device. To do this, the team must be very familiar with the proportional
programming features offered.
A few of the features to be explored by the team may include
allowing changes to increase the size of the neutral zone of a joystick,
dampening or suppressing tremors to the joystick, reassigning each
direction the deflection of a joystick represents, or decreasing the
throw of a joystick required to reach maximum speed. Each of these
features has a place and can benefit a multitude of individuals who
drive power wheelchairs. We need to ensure that we are familiar with
each of these parameters and how they change the way in which the
joystick input device controls the power wheelchair.
Non-Proportional Control Considerations
When it comes to non-proportional input devices, the programming
for these devices will need to be set up very differently from a proportional
input device. A non-proportional device is on or off , and it does
not offer much speed control. Therefore, this type of input device does
not offer the fine adjustment that can be performed with a proportional
input device. People who use non-proportional input devices
typically have less control with their bodies and therefore fewer access
sites on their bodies.
When setting up programming for a non-proportional device, we
should consider offering a greater number of profiles for different
driving situations. A typical profile layout for a non-proportional
input device may appear as follows:
- Profile 1: Indoor driving and driving in tighter spaces
- Profile 2: Driving in hallways and larger spaces
- Profile 3: Driving outdoors, in very large open spaces
- Profile 4: Auxiliary functions (e.g., environmental controls,
computer access, or access through the input device for a communication
- Profile 5: Power seat functions
Once the decision has been made about how many profiles the
consumer would like, you can proceed with the setup of the driving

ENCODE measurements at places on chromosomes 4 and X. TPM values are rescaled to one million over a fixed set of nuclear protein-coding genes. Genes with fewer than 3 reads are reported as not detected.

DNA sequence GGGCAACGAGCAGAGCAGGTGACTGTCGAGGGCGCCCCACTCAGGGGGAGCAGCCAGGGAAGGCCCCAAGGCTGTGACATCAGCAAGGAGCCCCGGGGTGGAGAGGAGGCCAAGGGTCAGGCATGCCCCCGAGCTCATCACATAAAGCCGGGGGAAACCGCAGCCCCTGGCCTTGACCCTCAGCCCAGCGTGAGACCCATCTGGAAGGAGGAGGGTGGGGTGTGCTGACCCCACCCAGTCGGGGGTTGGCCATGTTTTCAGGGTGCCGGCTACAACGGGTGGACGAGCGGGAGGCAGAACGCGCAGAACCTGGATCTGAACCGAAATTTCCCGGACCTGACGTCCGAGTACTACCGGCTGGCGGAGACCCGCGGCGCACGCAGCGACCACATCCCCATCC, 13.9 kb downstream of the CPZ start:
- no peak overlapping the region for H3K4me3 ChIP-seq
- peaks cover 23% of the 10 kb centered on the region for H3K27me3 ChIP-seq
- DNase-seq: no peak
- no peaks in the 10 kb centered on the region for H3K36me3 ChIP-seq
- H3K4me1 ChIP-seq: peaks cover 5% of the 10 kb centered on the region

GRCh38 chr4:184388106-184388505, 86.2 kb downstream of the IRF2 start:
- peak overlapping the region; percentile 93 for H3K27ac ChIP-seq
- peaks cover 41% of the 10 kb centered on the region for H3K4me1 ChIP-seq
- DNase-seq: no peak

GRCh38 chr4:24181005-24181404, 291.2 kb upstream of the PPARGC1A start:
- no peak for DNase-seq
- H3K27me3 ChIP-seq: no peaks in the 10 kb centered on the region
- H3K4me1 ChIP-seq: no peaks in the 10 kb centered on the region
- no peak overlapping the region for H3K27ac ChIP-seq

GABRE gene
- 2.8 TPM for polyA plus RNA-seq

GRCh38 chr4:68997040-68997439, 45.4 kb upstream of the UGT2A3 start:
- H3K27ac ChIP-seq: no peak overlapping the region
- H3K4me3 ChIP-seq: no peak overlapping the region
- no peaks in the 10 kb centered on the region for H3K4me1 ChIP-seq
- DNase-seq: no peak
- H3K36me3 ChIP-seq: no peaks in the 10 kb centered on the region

Programming of how the power wheelchair handles with a nonproportional
input device can significantly influence how much a
person uses and likes the power wheelchair. We need to look very
closely at all the environments that the person drives within and do
a good amount of fine-tuning with all driving parameters. Every
driving parameter should be adjusted or at least looked at while
considering how it will influence the wheelchair’s maneuverability in each environment.
Unlike a proportional input device, a non-proportional input
device will require a significant amount of time spent programming
each drive profile for the individual’s comfort level.
Beyond the drive parameters, there are many options to consider
with each non-proportional input device. You may need to program
multiple functions to be performed with one switch (e.g., on/off ,
mode changes, and emergency stop). It may be necessary to program
a specific way for a head array to control the power seat functions, or
the individual pressures needed for a sip-and-puff system. Setting
up the programming for a non-proportional input device can take a
great deal of time and investment by everyone on the team, so a big
commitment will be necessary.
Keep in mind you may need multiple appointments in order to maximize
the individual’s independence with the input method. Multiple
appointments does not mean the team is not good at programming,
but rather that the team is thorough and making sure the consumer is
getting the maximum independence out of the power wheelchair.
We need to remember that, in the end, the time we put in at the
beginning stages of a fitting provides a better outcome and a greater
level of independence for the consumer. And isn’t that why we all
joined this industry in the first place?
This article originally appeared in the November 2012 issue of Mobility Management.
Jay Doherty, OTR, ATP, is the clinical education manager for Pride Mobility Products Corp., Exeter, Pa. Jay can be reached via e-mail at email@example.com or by calling (800) 800-8586.